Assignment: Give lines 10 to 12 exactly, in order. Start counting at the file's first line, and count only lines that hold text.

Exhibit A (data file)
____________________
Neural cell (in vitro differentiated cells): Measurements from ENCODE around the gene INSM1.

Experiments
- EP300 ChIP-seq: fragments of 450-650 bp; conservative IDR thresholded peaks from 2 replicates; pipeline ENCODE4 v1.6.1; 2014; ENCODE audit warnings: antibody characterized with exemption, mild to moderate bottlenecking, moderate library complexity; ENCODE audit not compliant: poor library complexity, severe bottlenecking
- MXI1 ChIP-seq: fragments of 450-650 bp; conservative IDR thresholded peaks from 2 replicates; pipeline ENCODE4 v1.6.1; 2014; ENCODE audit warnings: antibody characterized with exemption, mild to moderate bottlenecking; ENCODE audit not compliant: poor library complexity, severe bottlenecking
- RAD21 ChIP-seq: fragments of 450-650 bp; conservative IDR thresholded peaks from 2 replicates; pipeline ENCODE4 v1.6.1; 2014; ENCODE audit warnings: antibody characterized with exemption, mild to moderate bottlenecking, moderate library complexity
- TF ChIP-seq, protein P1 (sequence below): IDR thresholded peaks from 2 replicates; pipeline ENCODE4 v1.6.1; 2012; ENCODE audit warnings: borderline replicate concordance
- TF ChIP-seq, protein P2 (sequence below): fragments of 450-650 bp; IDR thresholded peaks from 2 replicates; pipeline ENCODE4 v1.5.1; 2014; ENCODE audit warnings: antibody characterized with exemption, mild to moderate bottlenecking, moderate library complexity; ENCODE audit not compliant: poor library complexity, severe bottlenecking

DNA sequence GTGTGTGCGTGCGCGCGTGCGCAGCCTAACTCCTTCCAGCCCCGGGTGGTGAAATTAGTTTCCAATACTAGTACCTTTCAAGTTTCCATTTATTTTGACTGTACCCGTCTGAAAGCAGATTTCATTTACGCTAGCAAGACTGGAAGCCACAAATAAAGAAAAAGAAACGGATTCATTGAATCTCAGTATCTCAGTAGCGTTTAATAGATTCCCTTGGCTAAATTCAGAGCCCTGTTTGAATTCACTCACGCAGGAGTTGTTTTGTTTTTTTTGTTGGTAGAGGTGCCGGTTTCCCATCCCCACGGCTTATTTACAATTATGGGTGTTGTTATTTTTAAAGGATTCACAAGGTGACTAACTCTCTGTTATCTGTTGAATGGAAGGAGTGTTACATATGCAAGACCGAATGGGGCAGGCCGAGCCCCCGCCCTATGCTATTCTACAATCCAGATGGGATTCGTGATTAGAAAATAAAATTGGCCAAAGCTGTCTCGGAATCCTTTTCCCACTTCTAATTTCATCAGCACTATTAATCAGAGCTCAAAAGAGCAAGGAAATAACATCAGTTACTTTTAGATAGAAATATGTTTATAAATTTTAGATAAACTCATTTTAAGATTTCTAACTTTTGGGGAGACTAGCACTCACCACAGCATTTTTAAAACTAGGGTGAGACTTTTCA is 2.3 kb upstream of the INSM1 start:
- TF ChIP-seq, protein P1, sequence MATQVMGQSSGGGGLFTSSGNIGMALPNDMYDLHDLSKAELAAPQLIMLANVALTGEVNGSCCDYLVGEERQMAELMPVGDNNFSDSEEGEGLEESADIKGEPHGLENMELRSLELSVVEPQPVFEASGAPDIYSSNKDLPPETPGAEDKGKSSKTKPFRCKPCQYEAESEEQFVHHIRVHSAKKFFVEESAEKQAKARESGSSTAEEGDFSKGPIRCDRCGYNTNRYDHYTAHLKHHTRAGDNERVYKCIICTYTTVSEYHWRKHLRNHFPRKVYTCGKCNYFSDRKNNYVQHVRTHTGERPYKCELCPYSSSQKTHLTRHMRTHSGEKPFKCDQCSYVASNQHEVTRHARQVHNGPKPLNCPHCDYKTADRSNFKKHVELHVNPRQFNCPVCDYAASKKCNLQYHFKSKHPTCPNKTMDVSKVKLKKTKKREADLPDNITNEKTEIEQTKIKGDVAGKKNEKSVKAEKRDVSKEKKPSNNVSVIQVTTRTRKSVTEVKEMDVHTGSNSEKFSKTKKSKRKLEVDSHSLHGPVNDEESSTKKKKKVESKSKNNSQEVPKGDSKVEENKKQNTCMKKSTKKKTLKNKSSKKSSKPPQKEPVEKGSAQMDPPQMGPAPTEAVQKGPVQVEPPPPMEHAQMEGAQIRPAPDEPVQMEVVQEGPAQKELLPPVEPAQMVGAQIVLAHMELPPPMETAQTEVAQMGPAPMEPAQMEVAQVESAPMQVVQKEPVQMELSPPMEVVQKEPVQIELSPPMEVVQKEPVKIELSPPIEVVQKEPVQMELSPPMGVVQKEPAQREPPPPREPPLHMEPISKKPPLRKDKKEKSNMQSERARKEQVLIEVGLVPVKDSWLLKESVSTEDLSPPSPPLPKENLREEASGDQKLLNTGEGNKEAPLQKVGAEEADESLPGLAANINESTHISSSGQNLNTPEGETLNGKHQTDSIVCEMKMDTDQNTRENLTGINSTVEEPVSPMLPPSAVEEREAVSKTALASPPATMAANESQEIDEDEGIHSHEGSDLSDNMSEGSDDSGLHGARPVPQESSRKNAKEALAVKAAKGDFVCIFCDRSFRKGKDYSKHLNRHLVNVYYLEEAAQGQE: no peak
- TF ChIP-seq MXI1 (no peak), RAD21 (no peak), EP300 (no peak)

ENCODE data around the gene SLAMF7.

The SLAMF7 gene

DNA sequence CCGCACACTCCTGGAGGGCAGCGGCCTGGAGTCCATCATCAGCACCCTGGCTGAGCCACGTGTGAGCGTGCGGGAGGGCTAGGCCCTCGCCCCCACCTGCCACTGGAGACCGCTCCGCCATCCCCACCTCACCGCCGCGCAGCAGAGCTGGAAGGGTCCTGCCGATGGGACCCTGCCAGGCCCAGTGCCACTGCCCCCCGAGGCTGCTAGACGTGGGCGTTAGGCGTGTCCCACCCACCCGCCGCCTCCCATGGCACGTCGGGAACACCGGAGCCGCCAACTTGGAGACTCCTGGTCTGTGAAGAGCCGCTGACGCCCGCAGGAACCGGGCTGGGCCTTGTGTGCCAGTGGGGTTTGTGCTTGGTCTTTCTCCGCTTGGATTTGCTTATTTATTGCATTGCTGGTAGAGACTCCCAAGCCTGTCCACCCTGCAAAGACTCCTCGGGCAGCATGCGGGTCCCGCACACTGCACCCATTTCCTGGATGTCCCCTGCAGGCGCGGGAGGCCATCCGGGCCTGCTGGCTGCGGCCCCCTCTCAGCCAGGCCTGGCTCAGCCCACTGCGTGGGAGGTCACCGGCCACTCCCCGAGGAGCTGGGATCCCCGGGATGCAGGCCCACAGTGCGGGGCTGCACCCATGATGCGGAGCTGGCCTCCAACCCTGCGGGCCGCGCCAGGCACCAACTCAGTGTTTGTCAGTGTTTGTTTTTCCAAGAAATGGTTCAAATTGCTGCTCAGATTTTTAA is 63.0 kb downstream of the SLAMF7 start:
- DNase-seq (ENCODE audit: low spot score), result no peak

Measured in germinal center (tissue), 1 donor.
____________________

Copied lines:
- TF ChIP-seq MXI1 (no peak), RAD21 (no peak), EP300 (no peak)

ENCODE data around the gene SLAMF7.

The SLAMF7 gene